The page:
The Walgreens storefront at the Historic Dundalk Town Center is preparing to close, driving more uncertainty for the local main street and leaving the area with even fewer places to buy groceries.
With Walgreens set to close its doors officially at approximately 3 p.m. on Thursday, May 4, residents and local advocacy groups are preparing to implore community investment from local government and private companies.
Although Walgreens is known mainly for its pharmacy, many community members have relied on the drugstore as source of groceries, according to the Dundalk Renaissance Corporation.
The Dundalk Renaissance Corporation has worked to revitalize commercial and residential areas in the area, especially at the Dundalk Village Shopping Center. The Dundalk Renaissance Corporation has been responsible for helping small local businesses like Little Crystal Bijoux, Then and Again, and Dude’s Snack Attack cement their place at the local shopping center.
“We are disappointed by the exit of Walgreens. Many in our community rely on their discounted prescriptions and the walkability of its location,” the Dundalk Renaissance Corporation said in a statement. “Due to the lack of a grocery store in the HDTC, many residents rely on Walgreens for their grocery store needs.”
Currently, the Dundalk Renaissance are trying to work with the shopping center’s property owners, Tru Management. According to Tru Management, the Dundalk shopping center has a total of 69,000 square feet of commercial space that consists of 60,000 square-foot of retail space and 9,000 square-foot of office space, as well as 67 apartments.
“We are exploring potential options with Tru Management to alleviate the strain of Walgreens’ departure on our community,” the DRC said.
Meanwhile, the closing of the local Walgreens means for an even more exasperated food desert for residents in Turner Station. The USDA’s Food Access Research Atlas identifies Turner Station as a community with low food access.
The Turner Station neighborhood was already hurting for grocery options when Geresbeck’s at Logan Village Shopping Center closed in 2018.
“It seems like we, in this area, are now in a position where we have less services than we had in the ‘50s and the ‘60s,” Turner Station resident Mary Coleman said.
Upon her retirement, Coleman recently moved back to her hometown of Turner Station after living in downtown Baltimore for the last 20 years. According to 79-year-old Coleman, she relies on her family for transportation to the Giant supermarket on Merritt Boulevard.
Even with the closing of the local Walgreens, Coleman said the pharmacy did not offer a delivery service for seniors to receive their needed medications.
“A lot of elderly people either stop driving or never drove,” Coleman said. “I always try to locate myself where it’s convenient.”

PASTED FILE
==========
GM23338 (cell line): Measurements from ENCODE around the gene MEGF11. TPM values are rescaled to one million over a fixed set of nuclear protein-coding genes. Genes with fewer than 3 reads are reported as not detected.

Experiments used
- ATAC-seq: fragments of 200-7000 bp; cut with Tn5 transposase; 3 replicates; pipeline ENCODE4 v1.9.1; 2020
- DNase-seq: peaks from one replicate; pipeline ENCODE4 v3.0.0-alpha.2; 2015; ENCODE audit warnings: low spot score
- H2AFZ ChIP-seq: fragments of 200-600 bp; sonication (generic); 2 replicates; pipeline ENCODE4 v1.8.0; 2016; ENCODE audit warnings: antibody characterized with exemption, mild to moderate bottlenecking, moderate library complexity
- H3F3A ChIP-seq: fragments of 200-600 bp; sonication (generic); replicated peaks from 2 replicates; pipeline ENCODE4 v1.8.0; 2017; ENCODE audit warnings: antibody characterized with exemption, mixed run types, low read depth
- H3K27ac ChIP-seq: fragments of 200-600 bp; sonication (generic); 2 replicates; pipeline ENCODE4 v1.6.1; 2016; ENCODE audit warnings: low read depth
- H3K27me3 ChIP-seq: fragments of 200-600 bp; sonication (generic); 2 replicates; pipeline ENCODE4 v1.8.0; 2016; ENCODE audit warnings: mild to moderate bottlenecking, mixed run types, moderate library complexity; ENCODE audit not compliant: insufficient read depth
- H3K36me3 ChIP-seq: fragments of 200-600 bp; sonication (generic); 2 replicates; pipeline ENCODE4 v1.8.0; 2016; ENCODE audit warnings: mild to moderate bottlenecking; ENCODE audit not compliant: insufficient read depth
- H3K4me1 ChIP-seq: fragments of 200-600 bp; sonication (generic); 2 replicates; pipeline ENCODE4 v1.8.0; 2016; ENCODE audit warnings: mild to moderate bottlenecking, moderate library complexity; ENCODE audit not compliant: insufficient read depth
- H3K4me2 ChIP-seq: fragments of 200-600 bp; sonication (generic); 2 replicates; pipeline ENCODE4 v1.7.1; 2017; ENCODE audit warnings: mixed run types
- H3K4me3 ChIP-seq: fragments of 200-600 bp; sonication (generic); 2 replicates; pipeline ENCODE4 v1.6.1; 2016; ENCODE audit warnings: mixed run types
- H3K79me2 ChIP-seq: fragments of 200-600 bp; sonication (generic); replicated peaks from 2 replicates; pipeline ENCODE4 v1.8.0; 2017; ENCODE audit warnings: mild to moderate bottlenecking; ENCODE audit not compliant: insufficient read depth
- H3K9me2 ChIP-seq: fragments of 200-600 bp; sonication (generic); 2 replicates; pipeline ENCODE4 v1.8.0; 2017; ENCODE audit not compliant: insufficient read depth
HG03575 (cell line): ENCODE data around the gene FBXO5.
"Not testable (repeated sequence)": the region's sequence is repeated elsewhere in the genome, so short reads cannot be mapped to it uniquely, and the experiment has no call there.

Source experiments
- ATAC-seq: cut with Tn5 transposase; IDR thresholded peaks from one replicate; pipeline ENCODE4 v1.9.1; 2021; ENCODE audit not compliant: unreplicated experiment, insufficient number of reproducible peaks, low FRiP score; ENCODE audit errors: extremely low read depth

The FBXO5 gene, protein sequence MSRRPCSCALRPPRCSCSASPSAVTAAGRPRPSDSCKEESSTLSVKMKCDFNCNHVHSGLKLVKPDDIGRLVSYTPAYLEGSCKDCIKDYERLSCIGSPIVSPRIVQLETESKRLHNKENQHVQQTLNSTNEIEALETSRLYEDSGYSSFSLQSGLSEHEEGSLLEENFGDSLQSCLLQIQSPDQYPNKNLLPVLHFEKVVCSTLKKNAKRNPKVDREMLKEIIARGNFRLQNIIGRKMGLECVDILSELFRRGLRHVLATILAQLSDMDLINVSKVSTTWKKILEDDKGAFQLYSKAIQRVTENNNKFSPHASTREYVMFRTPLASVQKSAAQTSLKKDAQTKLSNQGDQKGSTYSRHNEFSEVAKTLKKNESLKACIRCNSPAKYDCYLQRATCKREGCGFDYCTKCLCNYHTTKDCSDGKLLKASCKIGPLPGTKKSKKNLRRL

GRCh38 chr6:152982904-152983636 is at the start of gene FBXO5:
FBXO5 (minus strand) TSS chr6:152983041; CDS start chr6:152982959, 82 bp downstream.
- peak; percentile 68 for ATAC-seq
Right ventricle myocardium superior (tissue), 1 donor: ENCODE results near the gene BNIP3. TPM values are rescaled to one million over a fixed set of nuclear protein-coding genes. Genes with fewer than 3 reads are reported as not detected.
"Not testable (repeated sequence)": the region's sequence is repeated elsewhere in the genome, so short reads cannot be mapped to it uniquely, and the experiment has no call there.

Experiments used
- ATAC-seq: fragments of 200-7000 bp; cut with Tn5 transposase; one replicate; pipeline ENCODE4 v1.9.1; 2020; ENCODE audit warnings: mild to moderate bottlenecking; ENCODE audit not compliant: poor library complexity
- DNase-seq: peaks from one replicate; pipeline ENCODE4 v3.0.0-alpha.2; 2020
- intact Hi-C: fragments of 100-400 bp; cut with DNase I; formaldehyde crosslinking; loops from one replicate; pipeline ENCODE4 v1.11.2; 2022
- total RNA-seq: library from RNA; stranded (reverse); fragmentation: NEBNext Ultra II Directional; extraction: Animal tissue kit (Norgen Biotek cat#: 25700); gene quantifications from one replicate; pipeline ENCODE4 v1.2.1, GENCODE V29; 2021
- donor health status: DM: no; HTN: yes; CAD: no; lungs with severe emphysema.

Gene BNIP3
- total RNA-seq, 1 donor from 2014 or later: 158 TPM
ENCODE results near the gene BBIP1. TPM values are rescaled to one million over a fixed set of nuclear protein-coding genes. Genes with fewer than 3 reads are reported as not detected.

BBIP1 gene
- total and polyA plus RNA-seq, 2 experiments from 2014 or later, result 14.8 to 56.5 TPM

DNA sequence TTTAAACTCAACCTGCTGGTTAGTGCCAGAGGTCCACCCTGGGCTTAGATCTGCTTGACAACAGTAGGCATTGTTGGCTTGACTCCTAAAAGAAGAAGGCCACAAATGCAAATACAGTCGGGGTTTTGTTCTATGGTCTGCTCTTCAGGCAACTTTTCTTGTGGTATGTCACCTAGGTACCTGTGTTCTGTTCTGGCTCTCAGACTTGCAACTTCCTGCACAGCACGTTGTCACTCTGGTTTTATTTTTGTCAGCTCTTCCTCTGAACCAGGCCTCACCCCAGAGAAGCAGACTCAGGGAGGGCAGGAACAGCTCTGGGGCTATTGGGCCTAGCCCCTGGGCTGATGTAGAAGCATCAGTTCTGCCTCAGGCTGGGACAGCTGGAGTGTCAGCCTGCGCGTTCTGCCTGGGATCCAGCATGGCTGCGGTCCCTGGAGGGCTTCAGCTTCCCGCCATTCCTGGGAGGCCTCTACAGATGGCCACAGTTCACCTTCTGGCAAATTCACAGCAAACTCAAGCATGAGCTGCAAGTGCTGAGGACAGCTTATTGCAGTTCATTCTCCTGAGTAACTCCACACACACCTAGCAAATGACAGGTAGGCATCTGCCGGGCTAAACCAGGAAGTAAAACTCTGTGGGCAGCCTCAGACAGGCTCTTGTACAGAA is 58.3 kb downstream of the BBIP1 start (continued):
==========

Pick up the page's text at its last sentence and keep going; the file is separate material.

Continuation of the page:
When Geresbeck’s closed in 2018, Gloria Nelson of the Turner Station Conservation Teams warned that losing the grocery store would hurt the community.
“What is going to happen to the people that don’t have cars and walked to that market? What about the seniors?” Nelson asked in 2018.
Since then, Nelson says the community has had conversations with Baltimore County officials to figure out how to remedy the issue. The county has implemented several initiatives, including a free, twice-a-week grocery shuttle service that goes to Aldi and Giant on Merritt Boulevard.
According to Nelson, the Logan Village Shopping Center was one of the reasons why the senior apartment building, The Greens at Logan Field, was built directly next to the property.
“There were several amenities seniors could walk to,” Nelson said. “It just seems like the shopping center has incredibly declined.”
With a lack of sources for nutritional food to be bought, residents now rely on more expensive convenience stores and “dollar stores” that don’t have the quantity or variety of food offered at a typical grocery store. According to Nelson, the recent announcement of the local Walgreens closing puts more pressure on senior residents to receive their medications.
“Now, all of the medicine is going to be transferred over to Merritt Boulevard, and that’s the problem — a lot of seniors don’t drive,” Nelson said.
Baltimore County Executive John Olszewski was quoted at a prior town hall saying the county is “actively working” with potential grocers “to fill the void” in the Dundalk-Turner Station area, when residents voiced their concerns of living in a food desert.
“We need to sound the alarm, we need to reach out again to our elected officials,” Nelson said. “We just need to work with our legislative officials and find out what can be done.”
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